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Estate Planning Education Law

Federal Estate Tax: 2010 and beyond!

By: Ernest H. Tuttle, IV

 

Many people when they hear that their estate will not be subjected to federal estate taxes unless the estate has a value in excess of $3.5 million tune out for any further discussion on this topic. However, the longer Congress delays in enacting new legislation for estate taxes, the current laws remain in effect, meaning that in 2011 anyone that owns assets worth more than $1million dollars will need to plan to avoid estate taxes within their estate plan.


The federal estate tax, known to some as the "death" tax or “inheritance” tax, is scheduled to disappear in 2010 and then spring back to life in 2011 with an exclusion of $1 million and a top tax rate on the largest estates of 55%. In California, there are no estate taxes imposed upon death, meaning the only estate tax owed would be to the federal government if over the exemption amount. Estate planning tools can help reduce the amount of estate taxes owed to the federal government.


Another aspect of the current estate tax system that is discussed is the "step up" in tax basis. Essentially, the property and most investments in an estate get a new value for tax purposes when someone dies. It's this value that the heirs use to determine their taxable profit when the property or investments are sold.


Here's how it works. Say your parents paid $20,000 for stocks that were worth $200,000 on the day they died and bequeathed them to you. Without the step up, you'd have to pay capital-gains taxes on that $180,000 increase in value if you sold the investments. Thanks to the step-up, however, the stocks get a new basis of $200,000. If you sold them for $200,000, you wouldn't owe any capital gains tax.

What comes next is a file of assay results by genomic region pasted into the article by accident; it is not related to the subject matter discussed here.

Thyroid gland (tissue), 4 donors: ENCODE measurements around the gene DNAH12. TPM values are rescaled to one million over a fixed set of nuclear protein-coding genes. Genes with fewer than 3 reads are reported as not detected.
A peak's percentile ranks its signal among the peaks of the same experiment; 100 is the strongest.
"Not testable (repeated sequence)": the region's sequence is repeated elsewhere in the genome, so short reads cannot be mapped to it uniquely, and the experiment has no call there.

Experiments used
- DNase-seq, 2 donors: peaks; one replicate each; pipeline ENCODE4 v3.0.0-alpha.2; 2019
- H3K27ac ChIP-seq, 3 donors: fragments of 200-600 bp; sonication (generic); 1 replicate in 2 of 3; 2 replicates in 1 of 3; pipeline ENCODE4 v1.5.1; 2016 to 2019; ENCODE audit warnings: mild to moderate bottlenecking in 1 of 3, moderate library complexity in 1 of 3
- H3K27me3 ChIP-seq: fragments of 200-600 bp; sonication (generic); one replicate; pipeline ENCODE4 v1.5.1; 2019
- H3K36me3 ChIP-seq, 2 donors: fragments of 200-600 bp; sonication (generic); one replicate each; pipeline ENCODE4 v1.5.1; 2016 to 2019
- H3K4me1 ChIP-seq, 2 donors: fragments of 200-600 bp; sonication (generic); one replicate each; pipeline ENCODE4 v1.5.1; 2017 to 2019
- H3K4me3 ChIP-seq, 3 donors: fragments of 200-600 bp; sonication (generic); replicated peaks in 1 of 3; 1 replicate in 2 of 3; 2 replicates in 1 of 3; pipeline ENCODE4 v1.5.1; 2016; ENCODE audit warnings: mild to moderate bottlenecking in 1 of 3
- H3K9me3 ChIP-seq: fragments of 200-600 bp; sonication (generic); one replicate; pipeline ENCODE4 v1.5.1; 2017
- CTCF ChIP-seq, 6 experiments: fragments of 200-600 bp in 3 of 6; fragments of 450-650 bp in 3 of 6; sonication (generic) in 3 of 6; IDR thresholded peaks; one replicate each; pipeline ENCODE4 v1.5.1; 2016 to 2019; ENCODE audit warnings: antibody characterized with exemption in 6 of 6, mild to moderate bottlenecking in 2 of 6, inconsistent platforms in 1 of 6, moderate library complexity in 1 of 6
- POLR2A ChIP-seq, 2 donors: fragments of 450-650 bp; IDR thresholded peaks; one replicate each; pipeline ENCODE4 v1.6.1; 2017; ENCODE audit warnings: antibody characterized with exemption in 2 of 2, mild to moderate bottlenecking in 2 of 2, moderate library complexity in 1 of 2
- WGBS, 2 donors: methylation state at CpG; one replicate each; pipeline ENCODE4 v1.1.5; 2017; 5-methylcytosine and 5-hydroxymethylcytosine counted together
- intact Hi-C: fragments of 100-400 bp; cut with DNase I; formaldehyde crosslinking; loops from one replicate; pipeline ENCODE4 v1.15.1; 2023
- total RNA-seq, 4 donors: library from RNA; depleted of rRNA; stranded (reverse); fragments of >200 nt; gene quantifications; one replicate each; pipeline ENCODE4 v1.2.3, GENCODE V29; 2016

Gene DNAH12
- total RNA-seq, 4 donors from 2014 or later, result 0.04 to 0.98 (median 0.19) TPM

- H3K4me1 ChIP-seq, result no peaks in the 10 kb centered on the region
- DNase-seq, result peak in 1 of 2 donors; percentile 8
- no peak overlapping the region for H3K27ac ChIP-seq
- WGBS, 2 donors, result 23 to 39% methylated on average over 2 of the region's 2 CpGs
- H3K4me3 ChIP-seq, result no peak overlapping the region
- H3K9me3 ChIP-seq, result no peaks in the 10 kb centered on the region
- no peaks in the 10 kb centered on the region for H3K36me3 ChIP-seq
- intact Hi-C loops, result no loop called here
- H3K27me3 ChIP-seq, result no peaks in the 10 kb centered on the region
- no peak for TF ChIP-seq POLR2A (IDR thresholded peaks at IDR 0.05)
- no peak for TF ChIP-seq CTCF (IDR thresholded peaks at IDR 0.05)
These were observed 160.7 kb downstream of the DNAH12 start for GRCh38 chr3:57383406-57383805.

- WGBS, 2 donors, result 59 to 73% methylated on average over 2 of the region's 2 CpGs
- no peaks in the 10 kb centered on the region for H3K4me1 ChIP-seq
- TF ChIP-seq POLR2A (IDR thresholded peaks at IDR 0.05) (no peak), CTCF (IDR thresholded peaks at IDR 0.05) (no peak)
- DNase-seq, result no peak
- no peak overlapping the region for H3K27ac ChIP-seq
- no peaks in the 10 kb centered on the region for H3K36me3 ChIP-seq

Estates get this special tax bonus whether or not they pay any estate tax. For the vast majority of people that means the increase in value of their estates never gets taxed, either when they die or when the property they bequeath to others is ultimately sold.


Now that you understand how the step-up works, you can see why people become upset when they hear that the step-up system is scheduled to be eliminated along with the estate tax.


Fortunately, there's a big exception. The estate tax repeal law preserves the step-up for up to $1.3 million of assets you bequeath, plus an additional $3 million of assets given to a spouse. That means that up to $4.3 million of your estate may retain the step-up in basis.


If you or anyone you know has any questions about estate tax, feel free to contact us.

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“After my husband passed, I didn’t know what to do or where to turn. After speaking to Mr. Tuttle, he eased my fears and provided me with the information that I needed to update my estate plan. He was very thorough and presented the issues in an understandable way that made the process actually positive.”

Kim S.